Oleidi Uduma of the High Court in Banjul recently dismissed the criminal appeal
case involving Ebrima Jallow for lack of merit.
The appellant, Ebrima Jallow, was convicted and sentenced to two years imprisonment after he pleaded guilty to the offence of stealing contrary to section 252 of the Criminal Code.
The appellant, who has previous criminal records was alleged to have entered the compound of one Kaddy Jatta and stole two mobile phones. In the face of the notice of appeal, he pleaded guilty to the offence charged and begged the High Court to show him leniency and for a reduction of the sentence.
During the hearing of the appeal, the appellant maintained his plea of guilty and begged the court to show him leniency because he has learnt enough lessons from the prison custody that would make him change.
He told the court that he was living with his young daughter for whom he has been solely responsible.
The appellant further told the court that it was only his mother and daughter that have been visiting him, adding that he was sick and needed medical attention outside prison custody.
The appellant informed the court that the stolen properties have already been released to the owner and he begged for leniency whilst he prayed the court to release him or alternatively reduce the sentence imposed on him.
Counsel for the state respondent, K. Mbye, in her reply to the argument of the appellant, submitted that the appellant was sentenced to 2 years imprisonment based on his own plea of guilty.
She further submitted that the sentences passed by the lower court (Banjul Magistrate’s court) was within the ambit of the law and that the punishment for theft as prescribed by the Criminal Code is imprisonment for term of 5 years and not even 2 years.
State Counsel Mbye submitted that the appellant was not appealing against the extent or irregularity of the sentence imposed on him rather for reduction of sentence, adding that the 2 years imprisonment is legal and not excessive.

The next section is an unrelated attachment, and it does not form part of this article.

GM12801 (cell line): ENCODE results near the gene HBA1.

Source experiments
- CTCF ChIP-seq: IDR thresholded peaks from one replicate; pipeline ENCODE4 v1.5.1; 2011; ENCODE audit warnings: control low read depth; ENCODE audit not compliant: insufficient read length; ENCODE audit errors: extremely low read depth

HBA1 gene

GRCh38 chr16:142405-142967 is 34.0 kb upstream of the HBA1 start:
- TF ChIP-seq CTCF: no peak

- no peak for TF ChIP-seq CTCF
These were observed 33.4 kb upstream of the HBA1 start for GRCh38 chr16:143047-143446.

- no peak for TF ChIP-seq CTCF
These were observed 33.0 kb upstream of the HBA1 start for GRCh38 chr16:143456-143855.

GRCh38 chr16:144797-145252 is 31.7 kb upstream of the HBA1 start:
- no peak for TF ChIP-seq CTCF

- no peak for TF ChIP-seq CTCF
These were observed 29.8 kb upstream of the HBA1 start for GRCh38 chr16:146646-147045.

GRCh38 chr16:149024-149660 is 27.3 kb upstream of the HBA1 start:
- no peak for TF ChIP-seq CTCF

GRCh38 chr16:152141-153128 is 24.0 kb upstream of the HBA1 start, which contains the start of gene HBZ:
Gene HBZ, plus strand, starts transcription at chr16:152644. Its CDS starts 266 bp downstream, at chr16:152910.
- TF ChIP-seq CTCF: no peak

She referred the court to Section 272 of the Criminal Procedure Code Cap 10.01 which provides that no appeal shall be allowed in a case in which an accused has been convicted on such plea by subordinate court except on the legality of the sentence.
She urged the court to dismiss the appeal for lack of merit premised on the section 272 of the CPC whilst she referred the court to Section 224 of the Criminal Procedure Code, which stated the procedure to be followed where an accused person made a plea of guilty.
She said the charge was read to the appellant in the Lower Court and he understood it and did not object but pleaded guilty so she prayed the court to dismiss the appeal as lacking merit.
The appellant, in his reply, urged the court to consider his plea of leniency.
Delivering the judgment, the Appellate Judge disclosed that she has considered the passionate plea of the appellant for mercy and the submission of State Counsel for the respondent.
She further disclosed that having also considered Section 252 of the Criminal Code under which the appellant was charged and Section 272 of the Criminal Procedure, it does not allow appeal on plea of accused person who pleaded guilty except to the extent of illegality of the sentence.
“The hands of the court are tied in reducing the sentence as these provisions do not give the Appellate Court discretion in reducing the sentence as provided under Section 252 of the criminal Code by which the appellant is charged,” the judge stated.
Justice Uduma said since the appellant had pleaded guilty at the trial stage, the appellant is stopped by law from appealing against the conviction and sentence of the Lower Court.
The trial judge cited Section 272 of the Criminal Procedure Code which does not allow appeal on plea of guilty except as to the legality of the sentence.
Justice Uduma pointed out that the appeal was not on the extent of the sentence imposed by the trial court or on its legality or otherwise but on the leniency.
She stressed that the appellant having already pleaded guilty at the Lower Court and for him turning around asking the court for leniency was not a ground of appeal known to law.
The Appellate Judge further stressed that since the appellant had already pleaded guilty to the offence charged, does not give the court the discretion to tamper the with the decision of the Lower Court and it was not in dispute that the appellant had a Criminal Record before this case.
Justice Oleidi Uduma declared that it was for these reasons that the High Court sitting on appellate basis could not allow the appeal and she accordingly dismissed the appeal.
She therefore affirmed the conviction and sentence imposed by the Lower Court and maintained that the appellant should serve the two years imprisonment imposed by the trial court.